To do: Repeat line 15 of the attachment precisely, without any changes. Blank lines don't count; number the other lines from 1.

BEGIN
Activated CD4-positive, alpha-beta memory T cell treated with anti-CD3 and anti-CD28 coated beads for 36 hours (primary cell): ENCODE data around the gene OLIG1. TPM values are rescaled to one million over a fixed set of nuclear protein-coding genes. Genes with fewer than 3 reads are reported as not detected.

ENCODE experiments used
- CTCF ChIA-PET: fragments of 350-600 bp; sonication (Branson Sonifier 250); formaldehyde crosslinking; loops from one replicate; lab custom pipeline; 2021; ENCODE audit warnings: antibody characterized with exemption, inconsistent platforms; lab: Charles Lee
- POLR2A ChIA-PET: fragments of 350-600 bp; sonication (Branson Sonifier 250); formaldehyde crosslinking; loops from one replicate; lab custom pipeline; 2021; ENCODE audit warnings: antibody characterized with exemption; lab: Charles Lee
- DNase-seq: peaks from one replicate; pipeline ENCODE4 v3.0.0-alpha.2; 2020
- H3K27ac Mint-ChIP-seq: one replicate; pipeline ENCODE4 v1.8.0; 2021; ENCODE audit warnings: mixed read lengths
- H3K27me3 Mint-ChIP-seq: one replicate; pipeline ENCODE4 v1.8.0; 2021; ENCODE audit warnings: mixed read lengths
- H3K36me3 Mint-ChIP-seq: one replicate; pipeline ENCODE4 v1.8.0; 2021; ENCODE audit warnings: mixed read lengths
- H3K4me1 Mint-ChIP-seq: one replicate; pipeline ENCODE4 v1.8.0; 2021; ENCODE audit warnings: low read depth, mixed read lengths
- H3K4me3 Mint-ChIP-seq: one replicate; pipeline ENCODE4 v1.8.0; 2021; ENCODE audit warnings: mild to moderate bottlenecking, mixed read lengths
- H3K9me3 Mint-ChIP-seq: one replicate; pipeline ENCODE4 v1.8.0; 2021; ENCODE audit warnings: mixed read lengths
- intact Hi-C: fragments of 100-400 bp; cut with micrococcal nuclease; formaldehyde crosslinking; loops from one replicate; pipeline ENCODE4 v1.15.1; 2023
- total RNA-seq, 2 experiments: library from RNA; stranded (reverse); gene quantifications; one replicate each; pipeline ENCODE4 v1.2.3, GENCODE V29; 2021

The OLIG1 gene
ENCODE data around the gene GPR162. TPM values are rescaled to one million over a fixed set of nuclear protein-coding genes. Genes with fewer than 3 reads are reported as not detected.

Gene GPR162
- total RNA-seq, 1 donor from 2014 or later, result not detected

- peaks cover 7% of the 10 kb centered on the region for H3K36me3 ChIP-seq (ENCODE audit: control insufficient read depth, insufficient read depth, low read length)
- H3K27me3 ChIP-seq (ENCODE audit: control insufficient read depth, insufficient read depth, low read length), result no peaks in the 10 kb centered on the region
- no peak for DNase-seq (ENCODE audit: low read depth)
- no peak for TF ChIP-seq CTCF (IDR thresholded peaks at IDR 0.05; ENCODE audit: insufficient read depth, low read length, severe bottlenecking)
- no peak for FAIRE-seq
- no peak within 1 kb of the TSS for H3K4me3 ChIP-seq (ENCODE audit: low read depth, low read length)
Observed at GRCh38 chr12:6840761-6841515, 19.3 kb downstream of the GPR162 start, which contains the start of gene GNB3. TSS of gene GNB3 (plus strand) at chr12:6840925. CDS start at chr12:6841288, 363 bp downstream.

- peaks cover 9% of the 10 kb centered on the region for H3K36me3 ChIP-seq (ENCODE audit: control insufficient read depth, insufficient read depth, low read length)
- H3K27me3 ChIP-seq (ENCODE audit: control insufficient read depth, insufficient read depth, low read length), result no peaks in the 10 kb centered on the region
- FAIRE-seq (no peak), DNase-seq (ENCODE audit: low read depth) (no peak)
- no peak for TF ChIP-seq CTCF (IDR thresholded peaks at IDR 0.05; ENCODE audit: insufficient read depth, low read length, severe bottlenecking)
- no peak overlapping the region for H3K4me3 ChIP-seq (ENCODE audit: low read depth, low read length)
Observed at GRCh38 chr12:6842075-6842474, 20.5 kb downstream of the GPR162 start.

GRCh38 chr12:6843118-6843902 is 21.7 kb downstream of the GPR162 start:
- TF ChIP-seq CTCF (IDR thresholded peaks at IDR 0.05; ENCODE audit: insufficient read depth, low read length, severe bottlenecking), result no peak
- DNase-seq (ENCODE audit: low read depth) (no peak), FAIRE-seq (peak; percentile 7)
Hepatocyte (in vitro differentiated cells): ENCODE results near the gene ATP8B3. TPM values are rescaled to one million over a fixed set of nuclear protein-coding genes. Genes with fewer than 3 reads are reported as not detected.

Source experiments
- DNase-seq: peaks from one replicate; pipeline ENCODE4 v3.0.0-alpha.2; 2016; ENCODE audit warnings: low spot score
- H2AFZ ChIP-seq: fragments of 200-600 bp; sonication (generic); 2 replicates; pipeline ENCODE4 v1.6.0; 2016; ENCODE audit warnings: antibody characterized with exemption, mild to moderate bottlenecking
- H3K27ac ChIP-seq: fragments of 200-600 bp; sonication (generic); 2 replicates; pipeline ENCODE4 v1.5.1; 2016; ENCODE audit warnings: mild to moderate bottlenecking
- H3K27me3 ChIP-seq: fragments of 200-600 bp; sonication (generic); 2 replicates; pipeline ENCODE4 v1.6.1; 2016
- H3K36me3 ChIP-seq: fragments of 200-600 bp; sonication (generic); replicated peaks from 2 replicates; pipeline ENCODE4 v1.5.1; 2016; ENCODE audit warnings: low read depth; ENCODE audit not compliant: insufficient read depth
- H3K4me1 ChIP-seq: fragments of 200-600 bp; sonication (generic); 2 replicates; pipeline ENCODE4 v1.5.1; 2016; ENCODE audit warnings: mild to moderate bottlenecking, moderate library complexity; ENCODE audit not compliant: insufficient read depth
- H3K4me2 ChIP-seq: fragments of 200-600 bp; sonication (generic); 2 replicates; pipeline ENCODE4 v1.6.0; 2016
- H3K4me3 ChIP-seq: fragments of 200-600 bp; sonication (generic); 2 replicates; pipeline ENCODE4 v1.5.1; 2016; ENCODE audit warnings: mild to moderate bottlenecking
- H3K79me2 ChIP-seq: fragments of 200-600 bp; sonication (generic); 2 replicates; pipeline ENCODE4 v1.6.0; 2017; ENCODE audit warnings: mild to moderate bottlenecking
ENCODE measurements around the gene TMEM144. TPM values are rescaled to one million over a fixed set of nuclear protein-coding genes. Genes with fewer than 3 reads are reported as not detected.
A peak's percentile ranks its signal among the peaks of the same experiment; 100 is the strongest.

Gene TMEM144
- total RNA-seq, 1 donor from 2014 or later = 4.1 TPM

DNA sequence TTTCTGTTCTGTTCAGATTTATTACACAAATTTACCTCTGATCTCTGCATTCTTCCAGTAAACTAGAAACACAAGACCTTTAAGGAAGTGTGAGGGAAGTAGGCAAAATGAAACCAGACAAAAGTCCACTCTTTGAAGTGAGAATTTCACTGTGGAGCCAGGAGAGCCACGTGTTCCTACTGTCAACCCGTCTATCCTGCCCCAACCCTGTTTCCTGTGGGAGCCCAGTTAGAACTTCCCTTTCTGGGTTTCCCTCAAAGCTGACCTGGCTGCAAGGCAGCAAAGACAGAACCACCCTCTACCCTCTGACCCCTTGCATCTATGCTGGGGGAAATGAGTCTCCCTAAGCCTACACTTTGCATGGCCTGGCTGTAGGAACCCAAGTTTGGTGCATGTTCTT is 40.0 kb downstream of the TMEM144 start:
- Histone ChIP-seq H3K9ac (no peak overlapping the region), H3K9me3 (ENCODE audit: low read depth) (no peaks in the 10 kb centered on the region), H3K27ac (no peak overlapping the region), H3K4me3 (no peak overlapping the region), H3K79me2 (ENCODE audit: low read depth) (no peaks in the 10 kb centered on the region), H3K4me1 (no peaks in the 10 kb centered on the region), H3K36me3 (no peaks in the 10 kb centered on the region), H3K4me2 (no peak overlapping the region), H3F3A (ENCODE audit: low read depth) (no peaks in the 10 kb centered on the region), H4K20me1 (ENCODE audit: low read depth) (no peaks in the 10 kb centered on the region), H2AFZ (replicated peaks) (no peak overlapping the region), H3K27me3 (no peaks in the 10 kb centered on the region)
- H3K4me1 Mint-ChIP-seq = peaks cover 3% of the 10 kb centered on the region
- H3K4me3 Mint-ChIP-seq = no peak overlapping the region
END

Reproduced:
ENCODE data around the gene GPR162. TPM values are rescaled to one million over a fixed set of nuclear protein-coding genes. Genes with fewer than 3 reads are reported as not detected.